IM: To move away from a single exhibition space was my initial proposal for the biennial. I come from very Marxist training and wanted to share certain pedagogical approaches from my background, where we analyzed how capital influences art, both formally and politically. I wanted to discuss the artist’s choices in creating art, not just in the context of galleries, but as a political decision. Why choose option A or B, and what are the associated political implications? Museums often attract only the usual suspects, leaving out many others. Most [Western] art audiences go to museums and talk about art over their wine glasses. It’s absolute nonsense. I will sometimes go to openings just to see how people behave towards art, and observe that sense of pretence, of trying to be sophisticated, to understand everything. This raises questions about why certain groups engage with art while others don’t. Museums are claiming they can’t attract certain audiences, especially the less affluent – but why do they think that is? Why do they attract only the middle class and the rich? It means that fundamentally, there is a glitch in the system, a systemic issue that art can address. Architecture also plays a crucial role, and while I’m not a fan of white cube spaces (though am, ironically, represented by White Cube gallery), they served an ideological role in the 20th century and moved art away from the academy. At the same time, this was a disastrous century of pure extraction, with too many wars fought and too little learned from it (as seen over and over again today). Art should also consider its role in sustaining life and shaping future generations, breaking free from the cycle of endless wars and profiteering.
HČ: There is definitely a common denominator connecting the participating artists in the Graphic Biennial. Dealing with space seems to be a recurring theme, especially public space.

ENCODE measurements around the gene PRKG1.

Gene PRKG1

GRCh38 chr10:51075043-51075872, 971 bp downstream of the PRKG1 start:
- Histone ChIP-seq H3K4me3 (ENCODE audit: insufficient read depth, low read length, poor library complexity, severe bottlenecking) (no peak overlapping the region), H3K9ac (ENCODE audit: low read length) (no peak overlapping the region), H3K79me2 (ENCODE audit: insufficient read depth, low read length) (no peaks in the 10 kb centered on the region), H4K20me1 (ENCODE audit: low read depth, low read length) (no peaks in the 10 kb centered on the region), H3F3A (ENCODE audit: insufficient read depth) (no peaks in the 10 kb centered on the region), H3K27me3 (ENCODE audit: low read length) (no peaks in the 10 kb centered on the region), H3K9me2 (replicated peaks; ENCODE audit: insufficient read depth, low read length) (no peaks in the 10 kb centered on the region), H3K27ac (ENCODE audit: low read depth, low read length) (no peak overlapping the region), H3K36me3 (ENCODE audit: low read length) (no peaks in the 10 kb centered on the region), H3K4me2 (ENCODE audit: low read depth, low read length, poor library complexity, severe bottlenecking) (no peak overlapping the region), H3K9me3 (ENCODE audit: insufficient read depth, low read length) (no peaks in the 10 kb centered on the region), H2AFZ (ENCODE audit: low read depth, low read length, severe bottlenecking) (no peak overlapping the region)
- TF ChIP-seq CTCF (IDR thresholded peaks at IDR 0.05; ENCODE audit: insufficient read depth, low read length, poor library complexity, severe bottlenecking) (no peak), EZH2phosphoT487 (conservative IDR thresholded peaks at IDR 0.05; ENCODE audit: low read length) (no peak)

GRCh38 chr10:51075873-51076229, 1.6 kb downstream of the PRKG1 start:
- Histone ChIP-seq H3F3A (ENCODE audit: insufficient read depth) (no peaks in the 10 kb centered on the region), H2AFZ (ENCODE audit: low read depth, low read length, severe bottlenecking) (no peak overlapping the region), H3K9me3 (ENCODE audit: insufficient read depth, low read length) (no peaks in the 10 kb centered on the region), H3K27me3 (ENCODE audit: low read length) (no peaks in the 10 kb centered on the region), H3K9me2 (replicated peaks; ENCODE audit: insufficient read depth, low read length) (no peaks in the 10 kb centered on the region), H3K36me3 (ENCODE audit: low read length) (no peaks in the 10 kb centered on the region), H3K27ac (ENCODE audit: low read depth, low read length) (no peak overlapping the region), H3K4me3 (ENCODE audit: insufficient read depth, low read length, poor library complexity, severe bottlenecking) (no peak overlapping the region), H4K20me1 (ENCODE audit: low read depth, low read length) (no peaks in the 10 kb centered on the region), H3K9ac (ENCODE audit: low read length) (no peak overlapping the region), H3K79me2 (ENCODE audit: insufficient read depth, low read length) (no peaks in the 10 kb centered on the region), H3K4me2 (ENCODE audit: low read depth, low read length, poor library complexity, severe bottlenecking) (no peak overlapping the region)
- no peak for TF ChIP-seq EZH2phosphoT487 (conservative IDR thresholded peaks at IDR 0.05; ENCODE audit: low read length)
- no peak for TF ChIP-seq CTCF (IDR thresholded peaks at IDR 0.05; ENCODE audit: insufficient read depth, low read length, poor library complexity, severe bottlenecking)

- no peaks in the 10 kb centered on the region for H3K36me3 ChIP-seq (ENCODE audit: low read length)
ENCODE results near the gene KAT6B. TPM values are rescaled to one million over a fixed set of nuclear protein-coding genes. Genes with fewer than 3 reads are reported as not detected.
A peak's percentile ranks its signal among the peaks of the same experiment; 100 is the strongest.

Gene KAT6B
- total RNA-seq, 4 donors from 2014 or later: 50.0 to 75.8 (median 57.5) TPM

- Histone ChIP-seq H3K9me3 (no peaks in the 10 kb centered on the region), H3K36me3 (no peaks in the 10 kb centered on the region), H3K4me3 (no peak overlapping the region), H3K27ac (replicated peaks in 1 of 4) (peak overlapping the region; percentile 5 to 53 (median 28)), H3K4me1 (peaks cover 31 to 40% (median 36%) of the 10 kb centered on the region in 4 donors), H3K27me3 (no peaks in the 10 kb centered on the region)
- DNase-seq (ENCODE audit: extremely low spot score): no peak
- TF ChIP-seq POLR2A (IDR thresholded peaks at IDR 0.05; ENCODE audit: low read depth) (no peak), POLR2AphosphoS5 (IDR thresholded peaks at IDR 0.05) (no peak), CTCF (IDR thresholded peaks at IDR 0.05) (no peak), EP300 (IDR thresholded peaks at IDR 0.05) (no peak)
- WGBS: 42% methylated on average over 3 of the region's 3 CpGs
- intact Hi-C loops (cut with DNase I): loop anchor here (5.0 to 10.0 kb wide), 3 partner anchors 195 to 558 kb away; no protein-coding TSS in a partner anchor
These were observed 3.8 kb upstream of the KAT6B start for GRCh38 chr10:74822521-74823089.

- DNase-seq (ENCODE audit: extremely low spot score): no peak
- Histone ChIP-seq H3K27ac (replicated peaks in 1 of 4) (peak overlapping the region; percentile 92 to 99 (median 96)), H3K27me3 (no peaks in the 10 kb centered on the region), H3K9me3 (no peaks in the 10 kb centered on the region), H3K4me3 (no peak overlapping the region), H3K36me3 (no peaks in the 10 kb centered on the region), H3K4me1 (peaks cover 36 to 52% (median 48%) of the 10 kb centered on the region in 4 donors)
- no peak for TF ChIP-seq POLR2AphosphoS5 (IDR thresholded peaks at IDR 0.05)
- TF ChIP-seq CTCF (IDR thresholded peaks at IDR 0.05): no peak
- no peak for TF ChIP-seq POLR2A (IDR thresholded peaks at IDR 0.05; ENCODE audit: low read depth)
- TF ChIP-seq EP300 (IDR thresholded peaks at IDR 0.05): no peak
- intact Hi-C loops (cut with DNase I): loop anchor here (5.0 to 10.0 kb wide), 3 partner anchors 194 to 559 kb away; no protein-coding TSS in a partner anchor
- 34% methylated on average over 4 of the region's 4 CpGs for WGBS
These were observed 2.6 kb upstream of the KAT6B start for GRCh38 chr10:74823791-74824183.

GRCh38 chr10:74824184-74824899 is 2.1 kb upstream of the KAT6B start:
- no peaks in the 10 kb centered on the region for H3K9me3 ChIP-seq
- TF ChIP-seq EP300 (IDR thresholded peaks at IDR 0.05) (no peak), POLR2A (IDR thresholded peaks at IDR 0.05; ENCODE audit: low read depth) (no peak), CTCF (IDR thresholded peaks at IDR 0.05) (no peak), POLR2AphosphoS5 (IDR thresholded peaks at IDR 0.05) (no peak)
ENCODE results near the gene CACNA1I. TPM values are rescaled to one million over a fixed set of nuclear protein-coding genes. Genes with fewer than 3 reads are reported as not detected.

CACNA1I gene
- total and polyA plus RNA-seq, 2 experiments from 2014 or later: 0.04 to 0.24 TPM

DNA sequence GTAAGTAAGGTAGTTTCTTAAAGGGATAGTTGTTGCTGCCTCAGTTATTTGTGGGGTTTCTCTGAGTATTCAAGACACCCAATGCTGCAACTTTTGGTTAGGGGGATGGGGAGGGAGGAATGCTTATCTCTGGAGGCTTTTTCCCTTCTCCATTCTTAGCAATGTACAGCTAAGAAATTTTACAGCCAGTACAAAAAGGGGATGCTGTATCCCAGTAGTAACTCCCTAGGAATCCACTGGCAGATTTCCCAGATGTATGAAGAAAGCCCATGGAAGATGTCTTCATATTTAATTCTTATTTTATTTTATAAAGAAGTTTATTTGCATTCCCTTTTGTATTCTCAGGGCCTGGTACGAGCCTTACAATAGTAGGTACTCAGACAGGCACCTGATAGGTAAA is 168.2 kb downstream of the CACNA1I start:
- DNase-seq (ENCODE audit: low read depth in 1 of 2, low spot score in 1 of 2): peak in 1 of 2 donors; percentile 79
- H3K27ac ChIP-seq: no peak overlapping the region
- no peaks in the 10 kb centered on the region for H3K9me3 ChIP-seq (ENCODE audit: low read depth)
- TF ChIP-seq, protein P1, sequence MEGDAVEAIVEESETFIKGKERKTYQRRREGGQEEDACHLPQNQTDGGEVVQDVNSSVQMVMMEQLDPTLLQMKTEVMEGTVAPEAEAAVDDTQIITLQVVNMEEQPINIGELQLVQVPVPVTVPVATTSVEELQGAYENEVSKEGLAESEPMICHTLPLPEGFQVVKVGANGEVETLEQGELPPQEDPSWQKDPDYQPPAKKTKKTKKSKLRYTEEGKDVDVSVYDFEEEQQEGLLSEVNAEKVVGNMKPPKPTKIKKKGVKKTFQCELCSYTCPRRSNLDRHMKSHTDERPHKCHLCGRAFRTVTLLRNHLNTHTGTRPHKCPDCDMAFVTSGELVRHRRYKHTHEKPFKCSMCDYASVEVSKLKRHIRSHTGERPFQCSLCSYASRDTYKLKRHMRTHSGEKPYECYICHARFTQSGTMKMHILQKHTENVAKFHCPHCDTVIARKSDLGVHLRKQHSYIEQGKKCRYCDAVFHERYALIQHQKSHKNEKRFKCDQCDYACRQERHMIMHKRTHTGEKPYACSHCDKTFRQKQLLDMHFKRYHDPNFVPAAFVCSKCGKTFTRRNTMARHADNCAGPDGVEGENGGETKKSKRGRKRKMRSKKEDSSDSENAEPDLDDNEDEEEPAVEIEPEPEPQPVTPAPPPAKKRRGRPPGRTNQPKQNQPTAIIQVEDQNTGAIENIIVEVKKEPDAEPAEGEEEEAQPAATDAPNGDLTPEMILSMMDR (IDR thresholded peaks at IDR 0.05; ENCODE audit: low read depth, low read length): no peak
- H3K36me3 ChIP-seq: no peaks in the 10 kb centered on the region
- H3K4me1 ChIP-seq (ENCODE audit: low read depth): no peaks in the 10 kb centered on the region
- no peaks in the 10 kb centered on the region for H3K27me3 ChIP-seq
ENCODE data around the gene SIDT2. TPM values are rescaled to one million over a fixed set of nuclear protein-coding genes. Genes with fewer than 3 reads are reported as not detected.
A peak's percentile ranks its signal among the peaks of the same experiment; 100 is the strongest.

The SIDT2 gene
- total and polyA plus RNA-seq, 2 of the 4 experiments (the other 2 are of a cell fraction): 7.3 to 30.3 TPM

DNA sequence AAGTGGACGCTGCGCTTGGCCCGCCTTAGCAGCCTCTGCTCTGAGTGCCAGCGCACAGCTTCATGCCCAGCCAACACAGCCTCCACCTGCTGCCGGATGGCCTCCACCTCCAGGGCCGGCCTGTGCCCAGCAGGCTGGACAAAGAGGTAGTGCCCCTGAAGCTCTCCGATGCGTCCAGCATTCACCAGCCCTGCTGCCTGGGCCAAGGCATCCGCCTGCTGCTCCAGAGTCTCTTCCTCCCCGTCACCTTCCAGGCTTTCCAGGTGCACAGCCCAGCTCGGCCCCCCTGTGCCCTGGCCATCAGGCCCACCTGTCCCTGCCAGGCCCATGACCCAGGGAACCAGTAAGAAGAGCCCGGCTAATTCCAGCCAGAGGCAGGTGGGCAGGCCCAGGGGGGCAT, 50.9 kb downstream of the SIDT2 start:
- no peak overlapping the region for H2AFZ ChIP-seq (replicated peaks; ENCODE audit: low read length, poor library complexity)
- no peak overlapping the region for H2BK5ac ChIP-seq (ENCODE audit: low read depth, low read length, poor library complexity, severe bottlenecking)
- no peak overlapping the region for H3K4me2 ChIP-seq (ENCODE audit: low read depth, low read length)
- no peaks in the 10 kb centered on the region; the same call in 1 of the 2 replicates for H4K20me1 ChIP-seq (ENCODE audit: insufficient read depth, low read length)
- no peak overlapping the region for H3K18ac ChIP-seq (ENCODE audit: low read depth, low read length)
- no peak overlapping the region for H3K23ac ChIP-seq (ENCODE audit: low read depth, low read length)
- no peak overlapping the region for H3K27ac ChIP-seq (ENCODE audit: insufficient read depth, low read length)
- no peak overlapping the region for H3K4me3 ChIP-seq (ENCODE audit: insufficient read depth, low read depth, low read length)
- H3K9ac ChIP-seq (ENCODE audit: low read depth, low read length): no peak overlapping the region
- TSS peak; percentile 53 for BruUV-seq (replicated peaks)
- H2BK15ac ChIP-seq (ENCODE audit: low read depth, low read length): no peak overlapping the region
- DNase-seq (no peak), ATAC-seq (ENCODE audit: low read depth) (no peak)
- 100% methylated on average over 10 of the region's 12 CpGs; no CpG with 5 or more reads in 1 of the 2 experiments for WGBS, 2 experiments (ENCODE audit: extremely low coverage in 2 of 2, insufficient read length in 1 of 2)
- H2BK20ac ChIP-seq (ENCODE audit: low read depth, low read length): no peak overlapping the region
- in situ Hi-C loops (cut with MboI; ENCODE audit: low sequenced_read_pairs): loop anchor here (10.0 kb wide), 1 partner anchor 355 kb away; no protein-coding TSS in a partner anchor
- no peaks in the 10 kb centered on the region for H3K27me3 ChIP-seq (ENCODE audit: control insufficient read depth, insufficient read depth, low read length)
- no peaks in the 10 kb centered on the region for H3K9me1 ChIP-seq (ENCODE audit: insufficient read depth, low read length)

IM: The selection of artists and projects was a collaborative effort involving all the curators [Exit Frame Collective, Alicia Knock, Selom Koffi Kudjie, Inga Lace, Beya Othmani, and Patrick Nii Okanta Ankrah]. Alicia and Inga, both serving as the artistic directors for the Kaunas Biennial and Survival Kit in Riga, have been engaged in exploring the theme of the Non-Aligned Movement, collaborating with artists to create work intended for public spaces. Exit Frame Collective has played a pivotal role, bridging artists from various continents and facilitating initiatives like workshops and critical discourse programs. They’ve also been instrumental in helping artists realize their projects. Patrick Nii Okanta and Selom Koffi Kudjie, both artists themselves, primarily focus on mentoring and collaborating with emerging artists, which aligns with our interest in the student community here. Additionally, Beya Othmani brings a wealth of experience in working with artists from North Africa and other parts of the world, particularly in the realm of public art projects.
So it was somehow clear to me that these curators approached their work from a political position. While some curators lean towards visual and aesthetic aspects, seeking spectacle, these curators showed a strong interest in the form, materiality, and the production system. When they were invited to work on this theme, they immediately began seeking artists locally and elsewhere who could expand upon the topic. This expansion was a central objective: to move beyond the established confines of the biennial, breaking out of traditional spaces and exploring new possibilities. To some extent, we faced challenges, as we couldn’t secure all the spaces we had hoped for, particularly for site-specific works. However, this experience served as a valuable learning opportunity, not a final destination. It motivates me to return, as I am eager to witness the activation of these spaces in the future. Maybe through independent projects and collaborations with others, we can achieve what we couldn’t this time.